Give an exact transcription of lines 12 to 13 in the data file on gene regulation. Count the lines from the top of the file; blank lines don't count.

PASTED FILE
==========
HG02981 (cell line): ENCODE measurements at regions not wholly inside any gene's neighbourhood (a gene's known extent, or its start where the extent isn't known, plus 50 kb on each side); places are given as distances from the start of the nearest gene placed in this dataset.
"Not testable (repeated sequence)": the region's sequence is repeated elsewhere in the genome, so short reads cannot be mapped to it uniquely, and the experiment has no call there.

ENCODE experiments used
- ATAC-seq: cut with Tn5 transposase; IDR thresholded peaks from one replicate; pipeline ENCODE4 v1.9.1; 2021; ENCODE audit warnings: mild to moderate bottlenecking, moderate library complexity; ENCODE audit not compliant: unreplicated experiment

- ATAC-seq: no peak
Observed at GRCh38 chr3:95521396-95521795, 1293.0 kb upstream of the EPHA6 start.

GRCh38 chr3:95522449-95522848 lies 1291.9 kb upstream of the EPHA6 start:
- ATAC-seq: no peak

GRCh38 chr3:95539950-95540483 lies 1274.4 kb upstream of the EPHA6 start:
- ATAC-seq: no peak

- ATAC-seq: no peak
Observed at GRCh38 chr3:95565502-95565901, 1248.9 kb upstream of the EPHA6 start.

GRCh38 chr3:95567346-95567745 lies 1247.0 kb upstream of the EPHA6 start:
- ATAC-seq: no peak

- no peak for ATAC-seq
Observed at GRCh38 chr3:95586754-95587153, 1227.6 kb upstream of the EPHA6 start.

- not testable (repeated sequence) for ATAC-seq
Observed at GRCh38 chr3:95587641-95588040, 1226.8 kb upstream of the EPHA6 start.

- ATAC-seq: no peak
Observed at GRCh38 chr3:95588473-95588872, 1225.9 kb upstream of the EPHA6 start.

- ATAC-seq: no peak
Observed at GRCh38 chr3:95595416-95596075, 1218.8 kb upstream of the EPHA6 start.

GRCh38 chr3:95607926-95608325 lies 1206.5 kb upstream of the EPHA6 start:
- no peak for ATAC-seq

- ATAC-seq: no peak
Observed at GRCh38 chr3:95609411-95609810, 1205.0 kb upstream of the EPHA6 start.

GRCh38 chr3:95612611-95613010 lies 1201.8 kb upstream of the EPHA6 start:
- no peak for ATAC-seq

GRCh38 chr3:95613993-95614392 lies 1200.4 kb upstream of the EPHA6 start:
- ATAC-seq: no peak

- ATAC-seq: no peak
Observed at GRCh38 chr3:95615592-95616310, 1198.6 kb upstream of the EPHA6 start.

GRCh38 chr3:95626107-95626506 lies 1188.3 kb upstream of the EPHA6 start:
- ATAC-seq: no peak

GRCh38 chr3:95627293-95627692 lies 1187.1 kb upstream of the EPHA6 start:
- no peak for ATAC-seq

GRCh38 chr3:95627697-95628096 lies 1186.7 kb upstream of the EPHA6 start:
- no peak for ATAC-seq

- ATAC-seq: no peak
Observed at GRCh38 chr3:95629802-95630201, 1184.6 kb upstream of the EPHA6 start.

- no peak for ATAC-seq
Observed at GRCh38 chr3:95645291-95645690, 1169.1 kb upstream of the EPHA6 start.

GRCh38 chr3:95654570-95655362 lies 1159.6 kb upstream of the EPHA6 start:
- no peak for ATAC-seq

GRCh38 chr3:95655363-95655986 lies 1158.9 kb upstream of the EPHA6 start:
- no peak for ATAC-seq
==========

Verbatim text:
Observed at GRCh38 chr3:95565502-95565901, 1248.9 kb upstream of the EPHA6 start.

GRCh38 chr3:95567346-95567745 lies 1247.0 kb upstream of the EPHA6 start: